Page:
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How to use DC to stop AC motor?

Discussion in 'Electronic Basics' started by Eric R Snow, Jun 2, 2004.

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  1. Eric R Snow

    Eric R Snow Guest

    Greetings All,
    I have a grinder with a 1/4 HP reversable induction motor in it. It is
    not a capacitor start or run motor. It has a centrifigul start switch.
    When grinding tools it is often necessary to reverse rotation several
    times to grind different features on the same tool. This entails lots
    of waiting for the motor to slow down enough to throw the reversing
    switch. Though I could replace the AC motor with a DC motor and PWM
    drive (which I already have), I would rather put in some kind of DC
    injection and a timer to stop the motor faster. Is this something a
    person with limited understanding of electronics can build? If so, can
    anyone here provide me with a schematic or point me to a site or book
    which would?
    Thank You,
    Eric R Snow,
    E T Precision Machine
     
  2. I don't have a schematic for you, but all it takes is a single dry
    cell connected across the motor for a few seconds. If you can figure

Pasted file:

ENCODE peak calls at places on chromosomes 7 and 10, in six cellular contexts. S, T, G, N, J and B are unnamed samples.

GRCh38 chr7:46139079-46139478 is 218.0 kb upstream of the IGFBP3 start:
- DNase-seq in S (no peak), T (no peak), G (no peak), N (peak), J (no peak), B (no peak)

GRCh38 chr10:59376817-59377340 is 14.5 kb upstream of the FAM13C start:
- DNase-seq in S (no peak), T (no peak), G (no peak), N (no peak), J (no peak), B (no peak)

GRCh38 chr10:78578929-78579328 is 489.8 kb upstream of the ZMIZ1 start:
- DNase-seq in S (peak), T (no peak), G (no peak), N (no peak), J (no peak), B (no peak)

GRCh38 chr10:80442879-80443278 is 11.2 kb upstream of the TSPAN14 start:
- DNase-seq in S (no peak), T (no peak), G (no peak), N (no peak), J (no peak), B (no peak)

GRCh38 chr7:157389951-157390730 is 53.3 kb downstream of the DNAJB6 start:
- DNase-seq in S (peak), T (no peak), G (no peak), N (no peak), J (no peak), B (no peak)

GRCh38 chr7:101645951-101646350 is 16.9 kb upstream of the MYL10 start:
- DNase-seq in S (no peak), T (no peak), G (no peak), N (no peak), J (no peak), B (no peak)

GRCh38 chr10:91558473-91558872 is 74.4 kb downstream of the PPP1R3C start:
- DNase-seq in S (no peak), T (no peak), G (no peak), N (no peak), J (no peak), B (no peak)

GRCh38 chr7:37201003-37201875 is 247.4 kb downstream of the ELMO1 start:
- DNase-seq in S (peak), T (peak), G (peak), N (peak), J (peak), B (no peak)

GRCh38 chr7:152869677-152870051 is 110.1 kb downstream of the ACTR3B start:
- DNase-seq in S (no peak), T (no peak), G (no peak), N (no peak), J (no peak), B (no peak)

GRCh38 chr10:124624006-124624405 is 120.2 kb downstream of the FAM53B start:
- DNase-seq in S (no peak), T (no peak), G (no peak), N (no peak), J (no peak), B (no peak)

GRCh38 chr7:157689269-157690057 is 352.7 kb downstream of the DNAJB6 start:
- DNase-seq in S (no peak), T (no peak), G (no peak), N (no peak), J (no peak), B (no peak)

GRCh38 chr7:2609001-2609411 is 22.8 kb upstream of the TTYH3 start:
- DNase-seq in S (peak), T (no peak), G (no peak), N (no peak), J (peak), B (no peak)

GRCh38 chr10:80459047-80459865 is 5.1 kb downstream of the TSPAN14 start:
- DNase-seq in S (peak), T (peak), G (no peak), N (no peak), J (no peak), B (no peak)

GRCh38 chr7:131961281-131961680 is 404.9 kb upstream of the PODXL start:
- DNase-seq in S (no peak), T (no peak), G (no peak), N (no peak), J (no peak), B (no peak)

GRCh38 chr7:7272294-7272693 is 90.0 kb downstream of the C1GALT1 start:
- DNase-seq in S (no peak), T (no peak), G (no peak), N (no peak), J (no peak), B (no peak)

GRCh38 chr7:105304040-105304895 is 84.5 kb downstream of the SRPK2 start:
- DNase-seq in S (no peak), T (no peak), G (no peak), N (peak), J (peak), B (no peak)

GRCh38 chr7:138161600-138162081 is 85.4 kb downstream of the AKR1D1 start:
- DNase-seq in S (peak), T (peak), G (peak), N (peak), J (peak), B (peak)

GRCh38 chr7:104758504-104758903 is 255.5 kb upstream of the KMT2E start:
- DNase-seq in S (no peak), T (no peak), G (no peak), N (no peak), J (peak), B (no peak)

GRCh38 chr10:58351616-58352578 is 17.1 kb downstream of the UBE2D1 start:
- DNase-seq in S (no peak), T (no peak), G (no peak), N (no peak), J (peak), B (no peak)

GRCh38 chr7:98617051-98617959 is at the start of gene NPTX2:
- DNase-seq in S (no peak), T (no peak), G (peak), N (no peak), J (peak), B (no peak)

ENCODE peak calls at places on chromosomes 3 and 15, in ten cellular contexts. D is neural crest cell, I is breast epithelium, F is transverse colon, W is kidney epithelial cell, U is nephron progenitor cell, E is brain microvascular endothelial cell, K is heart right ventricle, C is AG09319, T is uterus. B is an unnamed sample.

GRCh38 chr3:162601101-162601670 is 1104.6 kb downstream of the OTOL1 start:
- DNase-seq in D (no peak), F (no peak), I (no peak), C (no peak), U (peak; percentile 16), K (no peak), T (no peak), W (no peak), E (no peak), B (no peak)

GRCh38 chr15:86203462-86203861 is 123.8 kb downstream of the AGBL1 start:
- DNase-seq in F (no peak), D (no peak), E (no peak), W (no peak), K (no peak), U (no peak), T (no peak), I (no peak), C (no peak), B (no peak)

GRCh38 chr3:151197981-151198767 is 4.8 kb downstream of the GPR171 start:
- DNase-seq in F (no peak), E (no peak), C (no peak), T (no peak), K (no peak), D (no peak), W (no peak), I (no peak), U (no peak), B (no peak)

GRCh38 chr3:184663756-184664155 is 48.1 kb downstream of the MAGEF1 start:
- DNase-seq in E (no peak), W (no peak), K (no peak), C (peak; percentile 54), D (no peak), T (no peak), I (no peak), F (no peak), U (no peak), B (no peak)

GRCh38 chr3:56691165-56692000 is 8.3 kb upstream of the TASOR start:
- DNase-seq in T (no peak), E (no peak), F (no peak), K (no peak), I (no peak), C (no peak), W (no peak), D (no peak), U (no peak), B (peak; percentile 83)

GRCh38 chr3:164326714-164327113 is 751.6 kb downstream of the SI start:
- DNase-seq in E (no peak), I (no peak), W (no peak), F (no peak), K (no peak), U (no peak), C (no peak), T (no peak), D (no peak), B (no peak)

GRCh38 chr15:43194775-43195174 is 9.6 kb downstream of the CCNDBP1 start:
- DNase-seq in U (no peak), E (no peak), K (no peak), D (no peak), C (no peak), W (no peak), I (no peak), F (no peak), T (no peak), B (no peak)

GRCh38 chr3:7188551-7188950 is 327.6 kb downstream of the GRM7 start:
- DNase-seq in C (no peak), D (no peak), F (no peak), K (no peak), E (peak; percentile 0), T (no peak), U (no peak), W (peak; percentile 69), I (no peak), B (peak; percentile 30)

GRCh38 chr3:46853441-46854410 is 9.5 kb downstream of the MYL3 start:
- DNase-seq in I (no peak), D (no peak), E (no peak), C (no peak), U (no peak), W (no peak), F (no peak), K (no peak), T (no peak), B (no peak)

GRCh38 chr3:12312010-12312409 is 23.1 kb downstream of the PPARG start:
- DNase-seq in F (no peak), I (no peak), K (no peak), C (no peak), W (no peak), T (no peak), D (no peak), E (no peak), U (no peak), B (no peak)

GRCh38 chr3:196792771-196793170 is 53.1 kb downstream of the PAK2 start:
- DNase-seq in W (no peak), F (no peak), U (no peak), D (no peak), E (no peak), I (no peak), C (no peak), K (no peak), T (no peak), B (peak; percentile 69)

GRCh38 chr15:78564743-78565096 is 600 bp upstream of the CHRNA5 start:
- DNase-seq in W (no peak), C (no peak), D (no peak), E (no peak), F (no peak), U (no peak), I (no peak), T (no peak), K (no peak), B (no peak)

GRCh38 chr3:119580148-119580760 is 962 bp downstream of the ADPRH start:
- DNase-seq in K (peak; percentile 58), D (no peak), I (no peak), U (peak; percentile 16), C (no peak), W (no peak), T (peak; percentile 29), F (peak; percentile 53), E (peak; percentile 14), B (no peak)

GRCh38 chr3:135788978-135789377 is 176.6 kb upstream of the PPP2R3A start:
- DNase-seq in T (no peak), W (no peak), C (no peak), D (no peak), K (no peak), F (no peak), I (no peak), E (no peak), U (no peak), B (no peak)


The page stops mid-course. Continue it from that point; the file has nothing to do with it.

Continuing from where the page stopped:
a way to interlock a relay to your forward, reverse control, so that
    the DC cannot be applied while the motor is powered, you can just
    connect the DC through that interlock with a momentary push button.
    You should interlock both sides of the Dc circuit, so you cannot get a
    shock off the battery. A D cell should power a hundred or so stops.
     
  3. John Larkin

    John Larkin Guest


    If the main motor winding were driven from 120 VAC through a diode and
    a power resistor (in series), you should get pretty good braking. We
    used to do this on tape deck reel motors, and it didn't take a lot of
    DC current to give nice drag.

    I'd suggest a 1N4005-type diode and maybe a 300 ohm, 50 watt resistor
    as things to try. There's probably a place in the reversing switch
    setup where you could arrange for the small DC to flow whenever the
    motor wasn't supposed to be running (no timer!) but that would depend
    on how things are wired.

    What sort of machining do you do?

    John
     
  4. Eric R Snow

    Eric R Snow Guest

    Greetings John,
    It appears that I never replied to your message here. Sorry about
    that:( Anyway, the machining I do is general job shop stuff. So,
    almost anything except automotive and aircraft. Plastics, metals,
    ceramics, and composites all run through my shop. Mostly, these days,
    it's aluminum, brass, stainless, and acetron plastic getting done.
    Part descriptions range from door hinge finials to baseplates for
    fingerprint reading machines. I modify stepper motors and ballscrews.
    So, pretty varied. Also, some welding gets done. Some retired guy
    will need the handle for his lawnmower welded up and things like that.
    They get the "Good Neighbor" rate. And some of my weld jobs require
    tig welding of stainless parts and aluminum parts.
    Cheers,
    Eric
     
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